Russia’s foreign minister, Sergey Lavrov, has wrapped up his tour of three Gulf countries after meeting his counterparts in Saudi Arabia, UAE and Qatar. In various press appearances with his local counterparts Lavrov appeared upbeat on the future of relations between Russia and the Gulf countries, but there was not much detail as to how this can happen in substance.
The visit has been characterised by many local observers as a Russian capitalisation on the poor approach of the US towards the region in the early days of the Biden administration. A range of issues from Gulf security to the stability of the global energy sector, to crises in Syria and Yemen, as well as the ever present issue of Iran dominated the discussions according to various local media sources. Gulf leaders gave Lavrov a warm welcome, not least perhaps to send a signal to Washington at a time when the incoming Biden administration is trying to put together its policy towards the region.
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In Saudi Arabia, Lavrov stressed the need to co-ordinate positions with the Kingdom to avoid disturbances in the oil markets. Russia has been affected by the latest disturbance in the energy sector after the targeting of Ras Tanura port, which serves as a key global oil export hub. Lavrov said the current oil prices more or less reflect the balance between interests of oil producers and consumers and the balance should be maintained.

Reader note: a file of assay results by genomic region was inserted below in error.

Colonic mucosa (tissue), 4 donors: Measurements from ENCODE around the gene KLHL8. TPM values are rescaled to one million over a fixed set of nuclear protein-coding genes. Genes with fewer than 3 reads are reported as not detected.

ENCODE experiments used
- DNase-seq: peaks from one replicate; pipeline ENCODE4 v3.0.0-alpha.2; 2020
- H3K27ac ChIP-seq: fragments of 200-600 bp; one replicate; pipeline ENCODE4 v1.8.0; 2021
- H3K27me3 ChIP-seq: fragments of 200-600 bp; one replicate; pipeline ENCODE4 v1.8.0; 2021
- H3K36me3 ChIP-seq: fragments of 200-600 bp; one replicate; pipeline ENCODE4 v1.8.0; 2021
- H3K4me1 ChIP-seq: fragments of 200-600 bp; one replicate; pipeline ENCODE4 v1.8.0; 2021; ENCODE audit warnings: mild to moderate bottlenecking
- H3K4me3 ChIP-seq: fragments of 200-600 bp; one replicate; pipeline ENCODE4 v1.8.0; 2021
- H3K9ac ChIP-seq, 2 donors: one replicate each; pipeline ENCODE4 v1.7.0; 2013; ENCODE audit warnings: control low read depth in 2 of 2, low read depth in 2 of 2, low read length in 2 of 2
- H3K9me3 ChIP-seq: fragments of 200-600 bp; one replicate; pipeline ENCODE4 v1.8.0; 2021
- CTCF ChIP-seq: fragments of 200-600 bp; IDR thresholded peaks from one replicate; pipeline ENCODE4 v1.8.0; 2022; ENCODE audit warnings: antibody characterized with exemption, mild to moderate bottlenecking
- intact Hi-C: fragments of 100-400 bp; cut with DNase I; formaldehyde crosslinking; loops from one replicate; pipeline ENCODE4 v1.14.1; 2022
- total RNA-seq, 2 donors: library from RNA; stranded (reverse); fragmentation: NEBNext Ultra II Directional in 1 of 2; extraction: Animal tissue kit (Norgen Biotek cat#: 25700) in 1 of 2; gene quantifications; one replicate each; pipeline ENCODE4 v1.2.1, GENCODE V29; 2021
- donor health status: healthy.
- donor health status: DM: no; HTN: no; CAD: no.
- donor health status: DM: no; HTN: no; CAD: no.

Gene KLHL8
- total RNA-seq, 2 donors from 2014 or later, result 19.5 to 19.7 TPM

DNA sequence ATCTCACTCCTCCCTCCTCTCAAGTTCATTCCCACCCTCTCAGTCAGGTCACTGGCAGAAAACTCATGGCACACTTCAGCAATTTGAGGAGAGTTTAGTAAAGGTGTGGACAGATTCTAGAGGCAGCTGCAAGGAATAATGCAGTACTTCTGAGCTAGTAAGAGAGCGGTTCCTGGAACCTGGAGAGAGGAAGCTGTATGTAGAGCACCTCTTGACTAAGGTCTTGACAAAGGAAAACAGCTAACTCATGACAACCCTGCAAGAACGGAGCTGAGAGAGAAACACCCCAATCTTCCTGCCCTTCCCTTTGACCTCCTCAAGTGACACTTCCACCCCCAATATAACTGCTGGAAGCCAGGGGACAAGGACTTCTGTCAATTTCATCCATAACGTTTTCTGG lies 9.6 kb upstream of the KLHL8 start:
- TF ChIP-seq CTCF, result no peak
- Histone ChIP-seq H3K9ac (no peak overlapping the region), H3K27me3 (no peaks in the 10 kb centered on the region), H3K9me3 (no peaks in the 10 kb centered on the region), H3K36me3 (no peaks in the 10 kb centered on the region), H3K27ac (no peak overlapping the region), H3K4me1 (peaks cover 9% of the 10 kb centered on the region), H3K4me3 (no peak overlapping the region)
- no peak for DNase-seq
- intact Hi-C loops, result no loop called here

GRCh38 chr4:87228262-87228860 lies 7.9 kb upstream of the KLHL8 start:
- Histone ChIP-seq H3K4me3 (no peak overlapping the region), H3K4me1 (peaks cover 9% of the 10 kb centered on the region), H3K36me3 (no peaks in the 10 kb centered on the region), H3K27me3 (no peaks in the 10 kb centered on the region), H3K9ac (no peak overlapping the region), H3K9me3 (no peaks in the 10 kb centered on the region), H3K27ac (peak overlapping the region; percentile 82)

On Yemen, Lavrov recalled that the US removal of Houthis from the terrorists list is an indication that the group could be part of an inclusive peace process. Russia, along with the European Union, have condemned the escalation of attacks by the Houthis.
As for Syria, Lavrov used the trip to reiterate that a Syrian settlement requires a consensus between the regime and the opposition. The foreign ministers of Saudi Arabia and UAE expressed their wish for Syria to be allowed back in its Arab and regional sphere, but in Qatar the foreign minister appeared more reluctant.
The presence of the Turkish foreign minister in Doha during Lavrov’s visit signalled the rising importance of Turkey in the Middle East, even if Lavrov’s visit was clearly focused on a Russian-Gulf approach. Russia, Turkey and Qatar, however, appeared to agree on a format to discuss progress in the Syrian file.
Read their joint statement here
In Abu Dhabi, Lavrov said he hoped that Iran and US could return to the JCPOA. He believed that the US has an understanding on how to do this.
While the real goals behind Lavrov’s snap visit to the region remains unclear, voices from the Gulf suggested that relations with Russia will develop and the Gulf would play a bigger role in issues of priority for Russia in the Middle East.